This could be an MSM first: breaking out a variation on the old used-car salesman line: "what would it take to get you to buy this car today?"
Later in the interview, Weir returned to his effort of luring Lamar to the surrender side.
WEIR: The Democrats say your proposals don't have enough teeth. They really want to see some movement here. But as you watch the President this week, "stay the course," yet again [bad, bad, intransigent President!]. You're defying him in a way just by introducing this. Do you hope that he'll come around to you, or are you eventually just drifting towards an eventual [support for] withdrawal?
The President shall be Commander in Chief of the Army and Navy of the United States, and of the Militia of the several States, when called into the actual Service of the United States. -- U.S. Constitution Article II, Section 2.
The faces occasionally change at "Today," but the bias remains the same. Natalie Morales sat in for Meredith Vieira this morning, but the show didn't lose a liberal beat, as Natalie knocked President Bush for his temerity in asserting his constitutional role as Commander-in-Chief.
Chatting with Tim Russert at about 7:10 A.M. EDT, Morales offered this take on W's comments of yesterday:
NBC'S NATALIE MORALES: Tim, what was striking yesterday was the aggressive tone the President took with Congress yesterday,with lawmakers, saying it is not their job to manage the war. Not since Vietnam has there been such a clash between the executive and the legislative branches. If the President is trying to build support, did he lose some of that yesterday?
We are seeing all over the MSM the reports highlighting the Republicans in the House and Senate who are turning away from the Party line and voting against -- or at least seeming to vote against -- the President's Iraq war policies. The MSM is presenting this revolt as a momentous thing, unprecedented and presenting it as a loss for the President's ideas. Yet, even as a small number of Republicans have, indeed, voted against the Party line, an even larger number of Democrats are voting against their Party, too. Yet, somehow, we are not hearing this being brought up by the tongue waggers and controversy-mongers in the MSM.
In a July 12th vote in the House of Representatives to mandate a certain date to pull out of Iraq, for instance, the fact that four Republicans broke ranks is treated as a stampede of GOP defectors. Yet, in that same vote, 10 Democrats did not vote with their Party -- in effect "defecting" to the GOP side of the argument. Of this fact, the MSM seem strangely quite.
Why is it that four Republican votes against the President's plans is some sort of landslide, yet 10 Democrat votes against their Party line is ignored?
As NewsBusters has reported here and here, Congressman Mike Pence (R-Indiana) is on a mission to prevent the reinstitution of an archaic Federal Communications Commission edict disingenuously called the Fairness Doctrine.
As most sane people are aware, folks calling for this reinstatement are interested in anything but fairness, and, instead, are looking to kill conservative talk radio.
With that in mind, Congressman Pence spoke on the floor of the House Wednesday about the urgency to pass the Broadcaster Freedom Act which would permanently prohibit the reinstitution of this pathetic doctrine (video available here):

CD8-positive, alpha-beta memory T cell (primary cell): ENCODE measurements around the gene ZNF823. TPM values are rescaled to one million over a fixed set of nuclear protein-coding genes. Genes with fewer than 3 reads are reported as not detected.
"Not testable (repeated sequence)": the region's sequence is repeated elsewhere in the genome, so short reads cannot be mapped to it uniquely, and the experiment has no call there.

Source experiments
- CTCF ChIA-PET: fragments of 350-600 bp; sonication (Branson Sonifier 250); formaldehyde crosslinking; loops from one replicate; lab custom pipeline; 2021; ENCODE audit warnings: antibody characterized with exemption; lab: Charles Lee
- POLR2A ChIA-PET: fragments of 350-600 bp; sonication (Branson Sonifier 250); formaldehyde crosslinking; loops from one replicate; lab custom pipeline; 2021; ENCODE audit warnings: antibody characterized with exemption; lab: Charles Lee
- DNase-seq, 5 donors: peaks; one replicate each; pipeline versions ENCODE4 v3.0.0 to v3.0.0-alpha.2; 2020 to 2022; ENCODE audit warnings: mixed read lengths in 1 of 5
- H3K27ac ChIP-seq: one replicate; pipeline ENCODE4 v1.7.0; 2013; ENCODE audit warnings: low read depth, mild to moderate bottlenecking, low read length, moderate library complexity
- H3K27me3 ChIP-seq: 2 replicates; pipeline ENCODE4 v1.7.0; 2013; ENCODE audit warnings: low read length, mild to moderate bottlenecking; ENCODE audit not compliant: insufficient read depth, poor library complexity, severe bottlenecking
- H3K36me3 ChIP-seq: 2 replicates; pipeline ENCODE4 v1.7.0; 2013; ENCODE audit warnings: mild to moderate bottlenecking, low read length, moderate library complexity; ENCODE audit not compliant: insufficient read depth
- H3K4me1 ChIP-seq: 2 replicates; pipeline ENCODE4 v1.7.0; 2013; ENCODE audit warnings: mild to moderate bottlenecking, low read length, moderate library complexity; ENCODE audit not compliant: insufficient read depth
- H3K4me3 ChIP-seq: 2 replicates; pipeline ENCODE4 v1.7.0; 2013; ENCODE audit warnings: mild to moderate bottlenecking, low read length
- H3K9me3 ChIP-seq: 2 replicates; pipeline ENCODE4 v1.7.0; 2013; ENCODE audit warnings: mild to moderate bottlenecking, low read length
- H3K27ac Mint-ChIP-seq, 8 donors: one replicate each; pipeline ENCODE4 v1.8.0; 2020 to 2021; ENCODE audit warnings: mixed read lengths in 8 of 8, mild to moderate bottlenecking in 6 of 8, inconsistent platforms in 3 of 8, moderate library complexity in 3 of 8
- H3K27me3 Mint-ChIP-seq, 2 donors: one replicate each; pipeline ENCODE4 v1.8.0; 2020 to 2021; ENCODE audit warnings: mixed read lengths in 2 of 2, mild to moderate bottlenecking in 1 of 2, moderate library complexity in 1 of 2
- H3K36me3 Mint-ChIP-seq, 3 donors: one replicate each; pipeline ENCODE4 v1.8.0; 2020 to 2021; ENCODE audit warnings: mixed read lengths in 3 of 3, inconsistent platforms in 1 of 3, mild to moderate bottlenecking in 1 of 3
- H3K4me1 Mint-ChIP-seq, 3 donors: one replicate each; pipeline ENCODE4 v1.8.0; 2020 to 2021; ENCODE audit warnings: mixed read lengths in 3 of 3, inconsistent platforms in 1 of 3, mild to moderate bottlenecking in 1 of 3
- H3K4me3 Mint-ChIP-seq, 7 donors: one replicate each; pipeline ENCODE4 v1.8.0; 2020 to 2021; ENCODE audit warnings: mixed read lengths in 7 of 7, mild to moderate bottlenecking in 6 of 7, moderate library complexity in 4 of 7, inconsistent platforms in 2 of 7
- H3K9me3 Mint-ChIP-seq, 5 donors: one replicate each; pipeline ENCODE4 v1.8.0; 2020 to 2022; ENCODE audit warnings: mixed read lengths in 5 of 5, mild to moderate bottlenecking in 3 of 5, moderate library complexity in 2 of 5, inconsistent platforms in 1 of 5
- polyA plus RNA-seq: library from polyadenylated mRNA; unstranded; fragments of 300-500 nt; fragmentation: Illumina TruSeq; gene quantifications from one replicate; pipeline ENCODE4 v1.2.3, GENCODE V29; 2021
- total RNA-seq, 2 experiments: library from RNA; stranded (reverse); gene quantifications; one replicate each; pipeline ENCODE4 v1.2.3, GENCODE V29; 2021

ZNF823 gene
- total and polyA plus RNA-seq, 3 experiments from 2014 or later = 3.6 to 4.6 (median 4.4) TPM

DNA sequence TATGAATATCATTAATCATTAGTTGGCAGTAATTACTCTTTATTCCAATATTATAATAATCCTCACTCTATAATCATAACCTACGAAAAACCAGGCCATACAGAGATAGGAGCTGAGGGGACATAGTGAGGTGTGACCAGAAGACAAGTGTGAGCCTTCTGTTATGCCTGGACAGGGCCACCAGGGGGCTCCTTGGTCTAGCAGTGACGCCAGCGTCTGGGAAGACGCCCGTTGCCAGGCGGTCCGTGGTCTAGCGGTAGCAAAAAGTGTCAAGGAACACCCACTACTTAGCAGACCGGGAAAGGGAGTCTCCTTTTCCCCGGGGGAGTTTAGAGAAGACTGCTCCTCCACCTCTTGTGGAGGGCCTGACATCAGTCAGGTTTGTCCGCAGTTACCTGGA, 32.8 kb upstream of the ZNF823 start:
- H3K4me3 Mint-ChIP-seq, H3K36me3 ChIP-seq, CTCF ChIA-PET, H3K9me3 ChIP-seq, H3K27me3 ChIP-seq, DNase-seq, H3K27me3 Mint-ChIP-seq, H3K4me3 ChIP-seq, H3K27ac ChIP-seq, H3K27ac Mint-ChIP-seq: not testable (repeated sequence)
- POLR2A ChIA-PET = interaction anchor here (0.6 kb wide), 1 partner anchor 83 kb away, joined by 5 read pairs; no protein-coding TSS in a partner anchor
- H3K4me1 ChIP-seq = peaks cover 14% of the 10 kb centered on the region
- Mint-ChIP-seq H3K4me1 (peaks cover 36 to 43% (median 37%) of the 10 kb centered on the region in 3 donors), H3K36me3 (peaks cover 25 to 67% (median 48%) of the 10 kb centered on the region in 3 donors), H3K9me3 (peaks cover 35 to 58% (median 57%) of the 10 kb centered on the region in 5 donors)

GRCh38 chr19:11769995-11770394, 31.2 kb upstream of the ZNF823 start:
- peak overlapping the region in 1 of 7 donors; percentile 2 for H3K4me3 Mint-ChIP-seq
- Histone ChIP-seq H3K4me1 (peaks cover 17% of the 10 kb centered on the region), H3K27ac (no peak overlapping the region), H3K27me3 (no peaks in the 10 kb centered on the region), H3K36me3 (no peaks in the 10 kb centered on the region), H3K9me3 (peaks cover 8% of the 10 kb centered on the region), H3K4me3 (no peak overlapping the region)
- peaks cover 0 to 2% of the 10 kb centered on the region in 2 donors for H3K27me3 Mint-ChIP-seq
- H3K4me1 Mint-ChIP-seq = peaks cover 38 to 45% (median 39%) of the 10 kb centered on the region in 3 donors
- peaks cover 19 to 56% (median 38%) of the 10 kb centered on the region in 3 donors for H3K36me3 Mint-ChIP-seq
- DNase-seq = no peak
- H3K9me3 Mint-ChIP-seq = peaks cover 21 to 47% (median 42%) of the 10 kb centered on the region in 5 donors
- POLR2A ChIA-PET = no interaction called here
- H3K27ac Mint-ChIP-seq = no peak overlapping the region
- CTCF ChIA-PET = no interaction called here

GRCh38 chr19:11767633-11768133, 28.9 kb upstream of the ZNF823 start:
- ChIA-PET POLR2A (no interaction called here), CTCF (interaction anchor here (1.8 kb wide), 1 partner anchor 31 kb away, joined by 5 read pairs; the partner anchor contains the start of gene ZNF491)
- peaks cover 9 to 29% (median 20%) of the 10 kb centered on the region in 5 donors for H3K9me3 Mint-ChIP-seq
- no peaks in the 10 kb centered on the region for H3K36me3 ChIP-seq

On Saturday's NBC Nightly News, correspondent Pete Williams presented a one-sided look at the Supreme Court's "shift to the right," conveying complaints by liberals over recent court rulings, but without showing any conservatives who supported some of the court's recent right-leaning decisions. Williams began his piece by quoting liberal Justice Stephen Breyer's complaint that "It's not often in the law that so few have so quickly changed so much," before playing a soundbite of the ACLU's Steven Shapiro: "Civil liberties and civil rights took a beating virtually across the board from race to religion to abortion to speech to the basic right to come into court and sue when you've been a victim of discrimination." Williams also found that Chief Justice John Roberts "has turned out to be more conservative than even some of the court's liberals thought he would be." (Transcript follows)
Chris Wallace and Mike Gallagher did a good job of exposing Mark Green's double-talk on the Fairness Doctrine on today's Fox News Sunday.
Green, who with his brother Stephen have brought Air America out of bankruptcy, was in to debate the issue against conservative talk-show host Gallagher. But when Wallace put it to Green that liberals have plenty of outlets for their views "without having the government mandate that they appear on radio," Green's answer was astounding.
AIR AMERICA'S MARK GREEN: I don't want the government to mandate that.
Really? Expanding on his answer, Green said he doesn't favor the Fairness Doctrine, but wants broadcasters to "have diverse views for diverse communities" and "have local hearings for license renewals."
When Gallagher observed that "it's preposterous to propose that the government mandate speech," Green retorted snidely.
GREEN: Mike, I don't blame you for pretending that you didn't listen to me. I don't want the government to mandate speech.
When Green repeated his claim that he didn't support the Fairness Doctrine, Wallace interjected.
FOX NEWS SUNDAY HOST CHRIS WALLACE: Wait a second, Mr. Green, let me ask you about that. First of all, I believe you told our people that you did support the Fairness Doctrine. But if you weren't going to do the Fairness Doctrine, what's the point of all this? If some station has completely conservative talk and doesn't want to put on a liberal, what's going to happen? Are they going to lose their license?"